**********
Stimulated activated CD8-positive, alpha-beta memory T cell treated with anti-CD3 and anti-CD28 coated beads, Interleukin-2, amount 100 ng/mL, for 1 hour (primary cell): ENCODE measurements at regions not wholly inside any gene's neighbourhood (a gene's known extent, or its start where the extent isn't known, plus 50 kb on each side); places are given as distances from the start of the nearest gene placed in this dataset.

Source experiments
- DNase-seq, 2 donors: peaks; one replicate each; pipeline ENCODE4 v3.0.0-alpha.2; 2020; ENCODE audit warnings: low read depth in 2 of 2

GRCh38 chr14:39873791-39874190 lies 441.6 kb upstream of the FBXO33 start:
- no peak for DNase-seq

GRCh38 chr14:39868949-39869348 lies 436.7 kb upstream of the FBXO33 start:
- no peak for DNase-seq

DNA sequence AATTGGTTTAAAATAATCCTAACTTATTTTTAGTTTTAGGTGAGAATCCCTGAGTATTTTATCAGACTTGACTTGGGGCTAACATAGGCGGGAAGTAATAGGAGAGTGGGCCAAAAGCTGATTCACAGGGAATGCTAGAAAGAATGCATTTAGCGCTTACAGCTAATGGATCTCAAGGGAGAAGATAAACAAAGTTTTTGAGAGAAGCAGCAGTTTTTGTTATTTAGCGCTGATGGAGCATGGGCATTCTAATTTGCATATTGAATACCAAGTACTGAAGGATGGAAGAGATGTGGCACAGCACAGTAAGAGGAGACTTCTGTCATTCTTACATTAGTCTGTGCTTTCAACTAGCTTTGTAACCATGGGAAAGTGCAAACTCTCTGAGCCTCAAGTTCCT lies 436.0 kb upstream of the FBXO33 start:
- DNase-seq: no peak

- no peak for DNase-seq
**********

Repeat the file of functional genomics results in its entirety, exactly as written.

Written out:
Stimulated activated CD8-positive, alpha-beta memory T cell treated with anti-CD3 and anti-CD28 coated beads, Interleukin-2, amount 100 ng/mL, for 1 hour (primary cell): ENCODE measurements at regions not wholly inside any gene's neighbourhood (a gene's known extent, or its start where the extent isn't known, plus 50 kb on each side); places are given as distances from the start of the nearest gene placed in this dataset.

Source experiments
- DNase-seq, 2 donors: peaks; one replicate each; pipeline ENCODE4 v3.0.0-alpha.2; 2020; ENCODE audit warnings: low read depth in 2 of 2

GRCh38 chr14:39873791-39874190 lies 441.6 kb upstream of the FBXO33 start:
- no peak for DNase-seq

GRCh38 chr14:39868949-39869348 lies 436.7 kb upstream of the FBXO33 start:
- no peak for DNase-seq

DNA sequence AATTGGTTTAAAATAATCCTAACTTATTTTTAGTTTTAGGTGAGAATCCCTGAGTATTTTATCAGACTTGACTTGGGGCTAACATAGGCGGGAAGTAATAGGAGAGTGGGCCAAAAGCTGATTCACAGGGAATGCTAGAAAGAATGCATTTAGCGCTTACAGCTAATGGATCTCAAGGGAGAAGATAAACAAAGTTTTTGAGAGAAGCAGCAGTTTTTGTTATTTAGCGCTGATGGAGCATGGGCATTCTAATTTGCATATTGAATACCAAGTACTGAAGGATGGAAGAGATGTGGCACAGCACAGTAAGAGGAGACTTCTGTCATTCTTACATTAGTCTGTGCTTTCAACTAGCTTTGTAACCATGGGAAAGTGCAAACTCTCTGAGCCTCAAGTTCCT lies 436.0 kb upstream of the FBXO33 start:
- DNase-seq: no peak

- no peak for DNase-seq